The 20-year-old rookie kept it together when several others could not as he led 54 of the latter 55 laps in Race 34 at the Valo Adelaide 500.
In the end, the margin of victory was 0.9643s after 78 laps around the Adelaide Parklands Circuit.
It was at the same venue back at the start of the 2006 campaign when Whincup, in his first season with Triple Eight, took victory in the Sunday race.
Coincidentally, he prevailed by just under two seconds from Todd Kelly, who was driving for the same team which Mostert now spearheads.
The victory was Whincup's first of a record 124 and counting, with his seven drivers' titles also the present-day benchmark.
Dane drew parallels as he spoke on Feeney's triumph, post-race.
“In 2006 … Jamie was winning his first race here on the Sunday in a Triple Eight car, and with Todd Kelly chasing him down, a second behind, and kept cool under pressure for the last 30-odd laps,” he noted.
“[It was] Just so reminiscent of that, and that was the birth of a champion there, and Broc replicated that this afternoon.
“He beat yesterday's winner – Chaz is a top two or three driver in the championship at the moment, for sure – and he beat him fair and square.”
The anointing of the Queenslander as Whincup's successor was one of Dane's last big decisions as Triple Eight boss before his retirement from competition.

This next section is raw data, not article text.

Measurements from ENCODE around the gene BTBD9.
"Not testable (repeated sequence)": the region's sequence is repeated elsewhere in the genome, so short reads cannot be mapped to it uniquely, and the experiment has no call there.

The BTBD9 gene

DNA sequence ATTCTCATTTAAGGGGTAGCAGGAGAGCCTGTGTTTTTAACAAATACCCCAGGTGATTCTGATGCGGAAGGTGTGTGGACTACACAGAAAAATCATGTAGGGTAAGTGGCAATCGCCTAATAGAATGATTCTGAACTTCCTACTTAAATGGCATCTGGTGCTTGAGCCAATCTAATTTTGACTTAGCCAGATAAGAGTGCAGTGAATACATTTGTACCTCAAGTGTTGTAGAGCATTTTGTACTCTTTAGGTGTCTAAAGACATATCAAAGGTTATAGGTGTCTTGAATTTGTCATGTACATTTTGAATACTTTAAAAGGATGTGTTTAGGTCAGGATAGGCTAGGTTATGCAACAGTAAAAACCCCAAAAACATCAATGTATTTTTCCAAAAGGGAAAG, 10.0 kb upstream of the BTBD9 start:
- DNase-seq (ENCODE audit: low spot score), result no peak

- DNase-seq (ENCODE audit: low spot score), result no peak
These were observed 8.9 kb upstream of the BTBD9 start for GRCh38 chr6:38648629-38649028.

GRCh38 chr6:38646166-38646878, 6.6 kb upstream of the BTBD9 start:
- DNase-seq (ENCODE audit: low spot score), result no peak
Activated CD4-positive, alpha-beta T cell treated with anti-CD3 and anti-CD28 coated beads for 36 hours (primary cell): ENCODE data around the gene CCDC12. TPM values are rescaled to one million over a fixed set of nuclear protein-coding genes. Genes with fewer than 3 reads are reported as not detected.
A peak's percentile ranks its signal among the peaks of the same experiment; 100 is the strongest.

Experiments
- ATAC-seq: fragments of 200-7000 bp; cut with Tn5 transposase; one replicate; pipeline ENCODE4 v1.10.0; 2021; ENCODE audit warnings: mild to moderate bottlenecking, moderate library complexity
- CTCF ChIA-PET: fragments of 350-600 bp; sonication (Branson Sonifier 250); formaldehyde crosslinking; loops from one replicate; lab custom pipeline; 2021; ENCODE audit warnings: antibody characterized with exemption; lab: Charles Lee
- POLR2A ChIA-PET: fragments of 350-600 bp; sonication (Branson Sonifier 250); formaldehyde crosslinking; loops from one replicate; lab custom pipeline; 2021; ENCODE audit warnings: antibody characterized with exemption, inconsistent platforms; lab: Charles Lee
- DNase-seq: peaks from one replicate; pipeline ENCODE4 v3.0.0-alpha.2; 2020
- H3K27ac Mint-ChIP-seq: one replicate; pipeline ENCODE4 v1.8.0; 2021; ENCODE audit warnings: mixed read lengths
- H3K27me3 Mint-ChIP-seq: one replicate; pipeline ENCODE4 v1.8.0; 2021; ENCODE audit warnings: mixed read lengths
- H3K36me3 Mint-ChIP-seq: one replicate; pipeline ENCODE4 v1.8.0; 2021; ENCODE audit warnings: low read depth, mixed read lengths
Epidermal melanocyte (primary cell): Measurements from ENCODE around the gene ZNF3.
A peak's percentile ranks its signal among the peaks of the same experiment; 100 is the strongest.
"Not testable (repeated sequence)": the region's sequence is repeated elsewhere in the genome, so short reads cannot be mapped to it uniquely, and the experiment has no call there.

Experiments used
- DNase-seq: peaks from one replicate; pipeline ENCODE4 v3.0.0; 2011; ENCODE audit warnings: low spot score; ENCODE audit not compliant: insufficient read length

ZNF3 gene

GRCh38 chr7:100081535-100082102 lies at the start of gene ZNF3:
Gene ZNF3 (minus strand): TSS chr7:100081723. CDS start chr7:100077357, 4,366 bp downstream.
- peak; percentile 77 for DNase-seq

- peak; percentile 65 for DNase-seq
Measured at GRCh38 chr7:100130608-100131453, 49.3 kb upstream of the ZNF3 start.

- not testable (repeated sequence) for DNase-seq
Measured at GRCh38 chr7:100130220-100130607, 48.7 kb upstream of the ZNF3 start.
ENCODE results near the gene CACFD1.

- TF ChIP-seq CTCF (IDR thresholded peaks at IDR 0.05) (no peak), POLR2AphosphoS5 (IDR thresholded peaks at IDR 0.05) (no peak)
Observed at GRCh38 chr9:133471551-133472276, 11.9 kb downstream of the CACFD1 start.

While Feeney won the Super3 Series in 2019 and Super2 Series in 2021, it was a massive call given the hotseat which Car #88 represents, and the youngster has had his struggles in 2022.
He might have finished sixth in the drivers' standings, but it was only two events ago, for example, that he was benched from qualifying at the Bathurst 1000, with Team Manager Mark Dutton making the call to replace him with co-driver Whincup in the rainy conditions.
Dane feels the appointment has now been vindicated.
“I have to thank Paul Morris as well for his input into it as well as Paul Feeney [father] and Broc's family,” he remarked.
“But, we had a plan, [team co-primary sponsor] Red Bull bought into it for me a couple of years ago and backed me and then when Jamie and Jess [Dane, daughter] took over [running the team], they were happy to follow the line that I that I'd set, to be honest.
“It's all come good today; I don't look like a dickhead, so it's good.”
The Irish-Australian is not completely retired from the sport, but insists he is now letting Whincup and Jessica Dane steer the ship.
“I've been to four Supercar races this year,” noted Dane.
“I've been to a lot of GT races as well, but honestly, Jamie, Jessie, and the crew have got on with running the business.
“[I am] Happy to do those things, but I promise you, I'm well and truly in the back seat right now and when they want me to do something, I do it but Jamie and Jessie and the crew are the ones who are running the business.”
Said business has now officially won this year's Supercars teams' and drivers' championships, and the Super2 Series, after also taking out the Great Race less than two months ago, a swag of victories which is unprecedented in the category in a single season.